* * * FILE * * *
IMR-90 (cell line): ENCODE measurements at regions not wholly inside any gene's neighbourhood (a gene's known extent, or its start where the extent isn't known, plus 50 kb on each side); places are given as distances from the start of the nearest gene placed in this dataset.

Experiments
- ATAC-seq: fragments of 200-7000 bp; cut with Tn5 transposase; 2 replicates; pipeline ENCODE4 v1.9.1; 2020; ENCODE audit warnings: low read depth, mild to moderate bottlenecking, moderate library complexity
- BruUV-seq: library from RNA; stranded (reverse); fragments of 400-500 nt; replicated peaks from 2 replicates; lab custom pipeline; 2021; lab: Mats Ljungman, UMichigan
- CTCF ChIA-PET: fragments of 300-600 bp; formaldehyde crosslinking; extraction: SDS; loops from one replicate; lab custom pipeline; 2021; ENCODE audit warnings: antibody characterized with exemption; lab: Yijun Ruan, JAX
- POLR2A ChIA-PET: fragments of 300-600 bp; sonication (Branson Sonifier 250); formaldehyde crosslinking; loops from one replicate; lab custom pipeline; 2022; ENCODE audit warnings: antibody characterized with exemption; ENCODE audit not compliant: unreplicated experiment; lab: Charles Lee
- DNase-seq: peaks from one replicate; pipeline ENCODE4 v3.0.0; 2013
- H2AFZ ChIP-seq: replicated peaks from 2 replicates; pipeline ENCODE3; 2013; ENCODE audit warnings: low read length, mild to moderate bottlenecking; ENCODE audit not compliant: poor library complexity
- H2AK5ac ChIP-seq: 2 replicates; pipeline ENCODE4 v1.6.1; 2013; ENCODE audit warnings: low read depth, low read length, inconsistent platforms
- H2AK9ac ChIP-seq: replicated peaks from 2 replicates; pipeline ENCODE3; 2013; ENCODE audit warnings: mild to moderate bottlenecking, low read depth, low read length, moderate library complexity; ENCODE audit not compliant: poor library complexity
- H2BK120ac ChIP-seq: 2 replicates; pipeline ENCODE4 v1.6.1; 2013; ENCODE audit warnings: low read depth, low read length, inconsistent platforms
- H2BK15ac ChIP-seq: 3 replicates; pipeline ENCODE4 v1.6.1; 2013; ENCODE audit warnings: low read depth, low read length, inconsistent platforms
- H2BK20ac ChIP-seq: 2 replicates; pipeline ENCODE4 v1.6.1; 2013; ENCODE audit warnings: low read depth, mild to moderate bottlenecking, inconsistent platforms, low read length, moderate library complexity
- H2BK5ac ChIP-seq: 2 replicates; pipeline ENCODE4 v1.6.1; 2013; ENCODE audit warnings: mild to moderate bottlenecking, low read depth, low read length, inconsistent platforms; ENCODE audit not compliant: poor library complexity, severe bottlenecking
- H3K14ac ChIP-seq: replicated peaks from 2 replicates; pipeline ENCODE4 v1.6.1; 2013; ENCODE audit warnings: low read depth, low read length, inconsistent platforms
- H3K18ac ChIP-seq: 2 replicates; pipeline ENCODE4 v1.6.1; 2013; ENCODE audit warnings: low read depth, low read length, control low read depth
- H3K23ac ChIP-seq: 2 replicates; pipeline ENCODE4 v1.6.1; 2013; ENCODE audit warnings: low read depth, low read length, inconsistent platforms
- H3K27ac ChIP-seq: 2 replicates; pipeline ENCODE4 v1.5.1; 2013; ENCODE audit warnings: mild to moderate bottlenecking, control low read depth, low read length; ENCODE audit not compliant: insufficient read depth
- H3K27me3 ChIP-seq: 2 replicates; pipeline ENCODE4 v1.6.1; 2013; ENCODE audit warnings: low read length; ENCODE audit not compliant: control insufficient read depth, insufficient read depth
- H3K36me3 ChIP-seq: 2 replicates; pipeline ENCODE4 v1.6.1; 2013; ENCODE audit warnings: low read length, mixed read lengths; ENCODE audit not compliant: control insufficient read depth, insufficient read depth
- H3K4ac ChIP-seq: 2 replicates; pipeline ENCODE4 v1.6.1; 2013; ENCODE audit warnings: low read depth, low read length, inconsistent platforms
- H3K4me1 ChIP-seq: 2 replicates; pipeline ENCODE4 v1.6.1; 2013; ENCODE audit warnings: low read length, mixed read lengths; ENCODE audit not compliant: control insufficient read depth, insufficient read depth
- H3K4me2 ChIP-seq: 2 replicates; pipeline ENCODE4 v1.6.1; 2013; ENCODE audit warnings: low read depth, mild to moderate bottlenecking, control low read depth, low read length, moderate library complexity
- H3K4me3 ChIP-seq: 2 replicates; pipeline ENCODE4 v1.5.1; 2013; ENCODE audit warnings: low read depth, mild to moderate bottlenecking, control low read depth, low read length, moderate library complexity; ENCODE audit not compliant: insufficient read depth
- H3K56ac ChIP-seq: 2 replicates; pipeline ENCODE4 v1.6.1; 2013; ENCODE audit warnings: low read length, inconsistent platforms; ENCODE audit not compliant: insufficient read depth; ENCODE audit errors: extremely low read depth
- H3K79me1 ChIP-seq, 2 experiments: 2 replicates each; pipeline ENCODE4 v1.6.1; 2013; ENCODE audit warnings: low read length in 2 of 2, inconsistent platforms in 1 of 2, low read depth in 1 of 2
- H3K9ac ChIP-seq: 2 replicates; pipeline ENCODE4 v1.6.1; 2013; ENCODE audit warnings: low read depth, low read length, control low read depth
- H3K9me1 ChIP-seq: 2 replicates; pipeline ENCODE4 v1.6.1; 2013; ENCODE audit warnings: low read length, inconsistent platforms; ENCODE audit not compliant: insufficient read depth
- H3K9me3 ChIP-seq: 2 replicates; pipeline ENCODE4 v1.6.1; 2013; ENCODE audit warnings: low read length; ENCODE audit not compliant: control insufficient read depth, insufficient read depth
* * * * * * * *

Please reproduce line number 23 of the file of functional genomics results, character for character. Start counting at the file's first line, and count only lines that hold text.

- H3K4me2 ChIP-seq: 2 replicates; pipeline ENCODE4 v1.6.1; 2013; ENCODE audit warnings: low read depth, mild to moderate bottlenecking, control low read depth, low read length, moderate library complexity